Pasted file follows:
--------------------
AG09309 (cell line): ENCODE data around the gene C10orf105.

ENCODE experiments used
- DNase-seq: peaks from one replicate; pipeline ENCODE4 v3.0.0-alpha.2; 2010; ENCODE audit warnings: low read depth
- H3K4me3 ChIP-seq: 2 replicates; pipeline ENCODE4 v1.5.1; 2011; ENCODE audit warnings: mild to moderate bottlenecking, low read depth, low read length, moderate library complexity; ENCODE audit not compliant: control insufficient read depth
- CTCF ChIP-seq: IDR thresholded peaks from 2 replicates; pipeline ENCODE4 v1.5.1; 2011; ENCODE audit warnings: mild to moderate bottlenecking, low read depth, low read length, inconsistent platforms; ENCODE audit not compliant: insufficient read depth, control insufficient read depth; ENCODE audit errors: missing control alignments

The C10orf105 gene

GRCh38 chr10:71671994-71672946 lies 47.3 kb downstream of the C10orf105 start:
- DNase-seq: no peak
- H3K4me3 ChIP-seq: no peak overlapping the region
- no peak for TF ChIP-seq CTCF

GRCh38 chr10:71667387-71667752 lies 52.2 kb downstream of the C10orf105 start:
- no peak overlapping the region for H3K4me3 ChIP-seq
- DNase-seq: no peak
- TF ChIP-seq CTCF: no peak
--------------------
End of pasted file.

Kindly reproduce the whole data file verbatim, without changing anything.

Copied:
AG09309 (cell line): ENCODE data around the gene C10orf105.

ENCODE experiments used
- DNase-seq: peaks from one replicate; pipeline ENCODE4 v3.0.0-alpha.2; 2010; ENCODE audit warnings: low read depth
- H3K4me3 ChIP-seq: 2 replicates; pipeline ENCODE4 v1.5.1; 2011; ENCODE audit warnings: mild to moderate bottlenecking, low read depth, low read length, moderate library complexity; ENCODE audit not compliant: control insufficient read depth
- CTCF ChIP-seq: IDR thresholded peaks from 2 replicates; pipeline ENCODE4 v1.5.1; 2011; ENCODE audit warnings: mild to moderate bottlenecking, low read depth, low read length, inconsistent platforms; ENCODE audit not compliant: insufficient read depth, control insufficient read depth; ENCODE audit errors: missing control alignments

The C10orf105 gene

GRCh38 chr10:71671994-71672946 lies 47.3 kb downstream of the C10orf105 start:
- DNase-seq: no peak
- H3K4me3 ChIP-seq: no peak overlapping the region
- no peak for TF ChIP-seq CTCF

GRCh38 chr10:71667387-71667752 lies 52.2 kb downstream of the C10orf105 start:
- no peak overlapping the region for H3K4me3 ChIP-seq
- DNase-seq: no peak
- TF ChIP-seq CTCF: no peak